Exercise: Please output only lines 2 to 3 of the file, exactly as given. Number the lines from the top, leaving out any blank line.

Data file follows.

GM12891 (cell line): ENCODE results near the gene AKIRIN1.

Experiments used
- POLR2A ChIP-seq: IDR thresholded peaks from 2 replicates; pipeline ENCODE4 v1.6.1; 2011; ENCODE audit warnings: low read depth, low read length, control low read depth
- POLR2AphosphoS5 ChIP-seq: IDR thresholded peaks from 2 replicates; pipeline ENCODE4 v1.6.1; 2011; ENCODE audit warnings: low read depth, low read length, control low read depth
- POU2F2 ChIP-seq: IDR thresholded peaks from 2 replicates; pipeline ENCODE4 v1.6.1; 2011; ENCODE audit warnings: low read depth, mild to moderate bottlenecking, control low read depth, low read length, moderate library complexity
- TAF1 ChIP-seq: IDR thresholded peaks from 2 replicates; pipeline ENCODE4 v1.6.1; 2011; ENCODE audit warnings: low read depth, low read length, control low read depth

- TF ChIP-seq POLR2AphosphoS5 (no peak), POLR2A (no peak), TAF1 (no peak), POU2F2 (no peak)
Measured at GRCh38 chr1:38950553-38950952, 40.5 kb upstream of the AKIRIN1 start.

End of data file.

Experiments used
- POLR2A ChIP-seq: IDR thresholded peaks from 2 replicates; pipeline ENCODE4 v1.6.1; 2011; ENCODE audit warnings: low read depth, low read length, control low read depth